The price of crude oil rose to near $104 a barrel Wednesday, stabilizing after a recent string of losses.
By early afternoon in Europe, benchmark oil for November delivery was up 68 cents to $103.81 a barrel in electronic trading on the New York Mercantile Exchange.
The contract fell 46 cents to finish at $103.13 a barrel on Tuesday, the lowest close since July 30. Oil has dropped over 6 percent since closing at a two-year high of $110.53 on Sept. 6.
Just a few weeks ago, President Barack Obama was considering launching a military strike against Syria to retaliate for a chemical weapons attack on Aug. 21 that the U.S. blamed on Bashar Assad's regime. But a U.S.-Russia deal to put Syria's chemical weapons under international control averted military action, at least for now.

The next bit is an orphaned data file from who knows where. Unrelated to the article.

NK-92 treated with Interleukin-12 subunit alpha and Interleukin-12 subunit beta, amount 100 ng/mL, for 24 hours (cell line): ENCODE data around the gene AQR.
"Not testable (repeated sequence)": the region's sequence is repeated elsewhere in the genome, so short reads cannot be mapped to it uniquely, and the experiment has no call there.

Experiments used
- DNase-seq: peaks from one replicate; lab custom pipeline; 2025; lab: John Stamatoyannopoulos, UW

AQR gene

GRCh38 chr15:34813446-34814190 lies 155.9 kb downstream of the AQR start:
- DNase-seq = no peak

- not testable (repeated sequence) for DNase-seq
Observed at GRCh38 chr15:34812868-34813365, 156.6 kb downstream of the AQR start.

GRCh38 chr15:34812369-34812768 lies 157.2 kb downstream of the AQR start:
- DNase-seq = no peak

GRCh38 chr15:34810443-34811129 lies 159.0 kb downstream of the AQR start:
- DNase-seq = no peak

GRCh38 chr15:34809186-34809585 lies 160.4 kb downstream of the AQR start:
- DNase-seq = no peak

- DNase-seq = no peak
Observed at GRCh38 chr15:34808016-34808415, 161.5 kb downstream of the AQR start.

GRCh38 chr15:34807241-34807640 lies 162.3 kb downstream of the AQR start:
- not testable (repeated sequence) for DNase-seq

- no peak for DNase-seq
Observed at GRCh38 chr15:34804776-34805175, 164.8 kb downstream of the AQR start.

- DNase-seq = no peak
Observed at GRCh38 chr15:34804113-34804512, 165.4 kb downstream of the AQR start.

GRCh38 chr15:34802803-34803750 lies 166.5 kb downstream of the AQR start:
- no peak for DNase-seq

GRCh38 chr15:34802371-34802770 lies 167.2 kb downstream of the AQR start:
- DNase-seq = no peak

Obama has called on the U.N. Security Council to pass a resolution that would enforce consequences on Syrian President Bashar Assad if he fails to follow the U.S.-Russian deal to turn his chemical weapon stockpiles.
Echoes of an apparent turn for the better in relations between Western powers and Iran — usually tense partly because of the Islamic Republic's nuclear program — have also weighed on oil prices recently.
"Even though a quick easing of the West's oil sanctions against Iran is not probable, the diplomatic thaw does point to a declining risk premium," analysts at Commerzbank in Frankfurt wrote in a note to clients.